Vita Sackville-West Vita Sackville-West (1892-1962) was a prolific author of poetry, fiction, and nonfiction, though she is best known for her relationship with Virginia Woolf and for her scandalous love affairs.  
 
 
  A representation of Sappho Sappho (ca 630? B.C.E.), an ancient Greek poet born on the Isle of Lesbos, has been admired through the ages as one of the greatest lyric poets. Today, she is esteemed by lesbians around the world as the archetypal lesbian and their symbolic mother.  
 
 
  May Sarton May Sarton (1912-1996), the author of more than forty books, gradually revealed her lesbianism in her writing. Sarton worked successfully in poetry, the novel, essays, and the journal.  
 
 
  Anna Seward Anna Seward (1742-1809) was one of the best known English women poets of her time. She had several romantic friendships with women and celebrated the Ladies of Llangollen in verse.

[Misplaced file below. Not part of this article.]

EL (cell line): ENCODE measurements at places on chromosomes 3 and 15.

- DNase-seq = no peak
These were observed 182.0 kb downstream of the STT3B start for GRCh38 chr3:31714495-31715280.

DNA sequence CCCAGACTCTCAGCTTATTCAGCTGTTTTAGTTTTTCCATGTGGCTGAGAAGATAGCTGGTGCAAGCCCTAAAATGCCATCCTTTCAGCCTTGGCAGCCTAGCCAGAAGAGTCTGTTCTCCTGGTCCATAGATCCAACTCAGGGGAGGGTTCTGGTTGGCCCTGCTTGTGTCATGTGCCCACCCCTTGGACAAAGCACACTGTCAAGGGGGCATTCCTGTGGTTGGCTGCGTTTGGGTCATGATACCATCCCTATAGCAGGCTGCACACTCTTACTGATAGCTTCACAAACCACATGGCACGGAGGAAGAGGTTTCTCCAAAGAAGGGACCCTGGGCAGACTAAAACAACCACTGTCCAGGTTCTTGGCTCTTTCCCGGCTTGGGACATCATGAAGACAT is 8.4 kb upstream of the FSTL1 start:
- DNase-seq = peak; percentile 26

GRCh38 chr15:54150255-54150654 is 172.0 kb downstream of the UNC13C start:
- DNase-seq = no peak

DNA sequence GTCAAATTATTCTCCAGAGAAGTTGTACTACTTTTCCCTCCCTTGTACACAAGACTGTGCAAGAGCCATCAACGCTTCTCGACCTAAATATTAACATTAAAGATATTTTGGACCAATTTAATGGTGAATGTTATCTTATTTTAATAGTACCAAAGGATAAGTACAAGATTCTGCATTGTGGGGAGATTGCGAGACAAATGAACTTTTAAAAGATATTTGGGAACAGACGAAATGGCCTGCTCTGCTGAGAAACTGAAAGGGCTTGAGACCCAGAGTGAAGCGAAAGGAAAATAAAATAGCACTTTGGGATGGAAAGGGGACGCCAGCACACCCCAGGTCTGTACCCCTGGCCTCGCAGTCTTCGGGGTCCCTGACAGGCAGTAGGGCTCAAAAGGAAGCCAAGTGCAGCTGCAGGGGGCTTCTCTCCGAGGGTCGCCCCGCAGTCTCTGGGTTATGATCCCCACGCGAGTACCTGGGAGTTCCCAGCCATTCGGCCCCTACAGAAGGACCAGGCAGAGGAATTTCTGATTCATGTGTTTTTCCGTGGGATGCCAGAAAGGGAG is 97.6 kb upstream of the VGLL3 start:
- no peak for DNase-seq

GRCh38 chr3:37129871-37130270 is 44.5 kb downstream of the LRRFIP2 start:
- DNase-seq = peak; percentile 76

Edith Sitwell Edith Sitwell (1887-1964) was a poet and novelist who surrounded herself with gay men, some of whom became her artistic collaborators. Although it is not clear that she ever experienced a sustained sexual relationship with anyone of either sex, her closest emotional bond was with another woman.  
 
 
  Gertrude Stein Gertrude Stein (1874-1946), in addition to becoming--with Alice B. Toklas--half of an iconic lesbian couple, was an important innovator and transformer of the English language.  
 
 
  May Swenson (1913-1989), one of America's most inventive and incisive poets, wrote many love poems celebrating lesbian sexuality.  
 
 
  Sara Teasdale Sara Teasdale (1884-1933) reflected in her poetry the reality that the strongest emotional relationships in her life were with women.